Sunday, February 9, 2014
Farmer Schulz's ducks were the loveliest ducks in the world. There were brown ducks and grey ducks and speckled ducks. There were ducks with necks of opal and wings of amethyst; their colours gleamed in the sunlight, their feathers shone like jewels. There were ducks with the sheen of emerald, of sapphire and turquoise and jasper, like the glint of Aladdin's treasure. There were ducks like burnished gold.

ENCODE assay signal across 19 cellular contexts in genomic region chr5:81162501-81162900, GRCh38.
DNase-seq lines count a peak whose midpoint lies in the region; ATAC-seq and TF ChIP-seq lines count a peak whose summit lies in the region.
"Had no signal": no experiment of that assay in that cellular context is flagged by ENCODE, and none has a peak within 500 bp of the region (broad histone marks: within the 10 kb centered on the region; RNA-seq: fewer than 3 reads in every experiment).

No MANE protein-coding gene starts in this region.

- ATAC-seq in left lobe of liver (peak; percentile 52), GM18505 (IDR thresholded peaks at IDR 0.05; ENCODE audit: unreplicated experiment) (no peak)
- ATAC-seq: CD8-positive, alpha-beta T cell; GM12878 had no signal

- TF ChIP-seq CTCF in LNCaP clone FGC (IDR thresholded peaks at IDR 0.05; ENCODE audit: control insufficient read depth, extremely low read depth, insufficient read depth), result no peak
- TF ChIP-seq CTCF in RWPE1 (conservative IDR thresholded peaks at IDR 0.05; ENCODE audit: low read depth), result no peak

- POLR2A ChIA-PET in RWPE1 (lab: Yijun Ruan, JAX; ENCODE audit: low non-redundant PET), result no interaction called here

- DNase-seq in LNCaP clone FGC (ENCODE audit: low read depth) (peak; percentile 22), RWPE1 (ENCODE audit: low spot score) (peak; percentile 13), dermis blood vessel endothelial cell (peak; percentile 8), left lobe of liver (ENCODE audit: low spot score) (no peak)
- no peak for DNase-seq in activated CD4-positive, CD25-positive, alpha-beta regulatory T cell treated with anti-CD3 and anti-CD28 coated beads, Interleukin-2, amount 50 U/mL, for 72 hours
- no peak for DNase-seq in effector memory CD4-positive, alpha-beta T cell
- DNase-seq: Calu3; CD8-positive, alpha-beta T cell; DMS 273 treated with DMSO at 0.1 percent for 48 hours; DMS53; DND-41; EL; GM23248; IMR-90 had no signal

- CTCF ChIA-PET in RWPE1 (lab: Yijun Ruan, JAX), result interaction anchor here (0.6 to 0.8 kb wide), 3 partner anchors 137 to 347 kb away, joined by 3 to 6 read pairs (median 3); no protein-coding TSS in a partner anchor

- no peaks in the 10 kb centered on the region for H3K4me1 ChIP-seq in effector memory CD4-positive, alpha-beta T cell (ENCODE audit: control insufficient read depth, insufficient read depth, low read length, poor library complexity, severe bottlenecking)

Farmer Schultz's Ducks by Colin Thiele, first published in 1986 by Walter McVitty Books, is now out of print, yet but this beautiful story set in the Adelaide Hills is still relevant to the young readers of today. Farmer Schulz's beloved ducks keep on dying undignified deaths. His farm farm is close to a highway and the ducks become potential road victims every time they cross the highway to the Onkaparinga River. Rapid urban development has seen an increase in the traffic and also an indifference to the fate of the ducks by motorist tearing along to meet their busy work schedules. Farmer Schulz's daughter Anna has a few ideas to solve the problem. Farmer Schulz soon incurs the disapproval of government and the family has to rethink their whole approach to the problem. The illustrations by Mary Milton, a South Australian artist, are subtle yet detailed reflections of a myriad of breeds and personalities of the ducks described in the text. They also richly portray family life on this farm. Colin Thiele was born in South Australia in 1920 and his German ancestry was certainly a big influence on the book.